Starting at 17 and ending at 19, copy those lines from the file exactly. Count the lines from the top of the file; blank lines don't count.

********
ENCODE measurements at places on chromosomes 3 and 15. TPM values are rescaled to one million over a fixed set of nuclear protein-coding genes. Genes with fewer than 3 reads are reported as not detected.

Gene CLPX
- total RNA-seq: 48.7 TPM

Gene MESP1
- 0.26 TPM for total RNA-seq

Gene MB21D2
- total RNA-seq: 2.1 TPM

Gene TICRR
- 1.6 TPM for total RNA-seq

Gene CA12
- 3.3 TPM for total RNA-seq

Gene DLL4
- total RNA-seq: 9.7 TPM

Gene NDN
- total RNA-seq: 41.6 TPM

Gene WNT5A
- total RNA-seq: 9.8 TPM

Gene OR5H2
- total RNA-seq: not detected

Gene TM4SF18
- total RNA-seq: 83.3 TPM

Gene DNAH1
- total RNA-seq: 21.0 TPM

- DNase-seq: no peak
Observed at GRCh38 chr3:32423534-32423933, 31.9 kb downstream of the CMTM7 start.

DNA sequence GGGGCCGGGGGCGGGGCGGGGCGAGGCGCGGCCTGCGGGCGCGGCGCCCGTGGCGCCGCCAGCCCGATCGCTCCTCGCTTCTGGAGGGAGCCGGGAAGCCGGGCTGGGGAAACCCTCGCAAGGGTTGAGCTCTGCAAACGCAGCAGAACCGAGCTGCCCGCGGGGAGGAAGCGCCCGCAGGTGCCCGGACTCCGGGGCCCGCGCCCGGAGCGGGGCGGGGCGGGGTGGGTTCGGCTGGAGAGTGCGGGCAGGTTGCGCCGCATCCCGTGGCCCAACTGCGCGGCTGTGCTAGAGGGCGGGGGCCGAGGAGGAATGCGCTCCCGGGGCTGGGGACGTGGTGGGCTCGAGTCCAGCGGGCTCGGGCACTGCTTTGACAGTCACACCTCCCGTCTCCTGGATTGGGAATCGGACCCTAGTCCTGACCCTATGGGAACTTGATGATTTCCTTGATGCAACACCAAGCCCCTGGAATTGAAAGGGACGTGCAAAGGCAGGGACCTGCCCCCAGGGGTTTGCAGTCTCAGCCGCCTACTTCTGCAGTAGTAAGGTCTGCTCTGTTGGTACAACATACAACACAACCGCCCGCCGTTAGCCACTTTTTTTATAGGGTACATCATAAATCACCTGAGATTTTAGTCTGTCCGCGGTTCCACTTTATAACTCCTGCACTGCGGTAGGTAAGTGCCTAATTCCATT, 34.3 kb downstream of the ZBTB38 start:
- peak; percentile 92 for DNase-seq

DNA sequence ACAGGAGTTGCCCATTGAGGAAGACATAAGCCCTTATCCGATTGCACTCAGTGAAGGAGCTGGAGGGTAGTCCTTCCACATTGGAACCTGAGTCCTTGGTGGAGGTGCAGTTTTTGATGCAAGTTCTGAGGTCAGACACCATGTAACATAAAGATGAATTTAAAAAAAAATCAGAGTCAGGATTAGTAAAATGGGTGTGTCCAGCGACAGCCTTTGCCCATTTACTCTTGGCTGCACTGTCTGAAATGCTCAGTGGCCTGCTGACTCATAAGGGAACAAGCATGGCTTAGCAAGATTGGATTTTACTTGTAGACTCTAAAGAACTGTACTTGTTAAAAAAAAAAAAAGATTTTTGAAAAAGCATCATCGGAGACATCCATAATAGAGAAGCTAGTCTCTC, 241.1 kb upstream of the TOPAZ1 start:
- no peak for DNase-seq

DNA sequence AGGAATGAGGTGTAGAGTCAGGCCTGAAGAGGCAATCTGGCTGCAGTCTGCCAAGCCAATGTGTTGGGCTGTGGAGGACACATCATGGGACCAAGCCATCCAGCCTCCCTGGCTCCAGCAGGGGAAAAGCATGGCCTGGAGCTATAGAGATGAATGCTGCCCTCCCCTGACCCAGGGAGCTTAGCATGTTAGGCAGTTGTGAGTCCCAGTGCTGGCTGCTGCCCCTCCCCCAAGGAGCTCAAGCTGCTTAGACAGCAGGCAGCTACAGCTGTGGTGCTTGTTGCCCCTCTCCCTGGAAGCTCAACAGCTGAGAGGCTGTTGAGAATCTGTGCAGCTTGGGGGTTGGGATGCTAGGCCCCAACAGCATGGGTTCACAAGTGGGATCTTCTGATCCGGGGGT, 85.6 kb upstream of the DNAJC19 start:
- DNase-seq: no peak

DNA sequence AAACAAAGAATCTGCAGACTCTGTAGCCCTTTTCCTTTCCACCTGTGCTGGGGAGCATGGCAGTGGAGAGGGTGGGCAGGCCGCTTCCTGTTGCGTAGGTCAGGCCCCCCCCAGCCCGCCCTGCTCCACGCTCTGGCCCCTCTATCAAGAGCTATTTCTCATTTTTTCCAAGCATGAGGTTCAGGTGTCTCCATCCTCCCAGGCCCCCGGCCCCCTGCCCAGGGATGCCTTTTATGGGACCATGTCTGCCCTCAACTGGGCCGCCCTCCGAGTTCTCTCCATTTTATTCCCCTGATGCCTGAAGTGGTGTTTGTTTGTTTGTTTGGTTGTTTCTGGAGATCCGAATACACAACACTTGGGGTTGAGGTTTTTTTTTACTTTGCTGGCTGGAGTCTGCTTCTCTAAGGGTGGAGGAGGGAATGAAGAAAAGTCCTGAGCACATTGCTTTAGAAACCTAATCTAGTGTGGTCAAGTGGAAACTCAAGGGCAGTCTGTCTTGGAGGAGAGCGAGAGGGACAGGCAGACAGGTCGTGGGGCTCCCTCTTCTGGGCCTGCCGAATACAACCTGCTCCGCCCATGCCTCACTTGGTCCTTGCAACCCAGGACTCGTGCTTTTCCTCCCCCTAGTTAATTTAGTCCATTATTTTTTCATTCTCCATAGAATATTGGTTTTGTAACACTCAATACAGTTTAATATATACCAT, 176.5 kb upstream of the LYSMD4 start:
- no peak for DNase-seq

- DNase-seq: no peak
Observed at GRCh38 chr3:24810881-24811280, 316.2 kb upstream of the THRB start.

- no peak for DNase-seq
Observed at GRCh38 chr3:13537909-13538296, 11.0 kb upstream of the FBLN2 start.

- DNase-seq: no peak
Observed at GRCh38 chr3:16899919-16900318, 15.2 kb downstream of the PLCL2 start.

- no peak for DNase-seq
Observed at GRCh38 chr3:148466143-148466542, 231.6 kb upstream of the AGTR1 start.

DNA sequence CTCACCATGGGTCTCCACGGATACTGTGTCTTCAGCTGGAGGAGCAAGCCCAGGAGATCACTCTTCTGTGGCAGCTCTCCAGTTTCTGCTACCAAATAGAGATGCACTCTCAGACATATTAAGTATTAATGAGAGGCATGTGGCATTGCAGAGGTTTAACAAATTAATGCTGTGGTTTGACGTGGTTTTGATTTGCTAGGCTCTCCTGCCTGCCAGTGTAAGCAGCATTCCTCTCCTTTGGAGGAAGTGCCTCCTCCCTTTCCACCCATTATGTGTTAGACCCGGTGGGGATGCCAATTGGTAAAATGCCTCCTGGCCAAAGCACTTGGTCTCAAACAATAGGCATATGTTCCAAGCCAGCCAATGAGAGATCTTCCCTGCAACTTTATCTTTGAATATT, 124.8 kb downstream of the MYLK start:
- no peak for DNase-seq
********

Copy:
- total RNA-seq: 9.8 TPM

Gene OR5H2
- total RNA-seq: not detected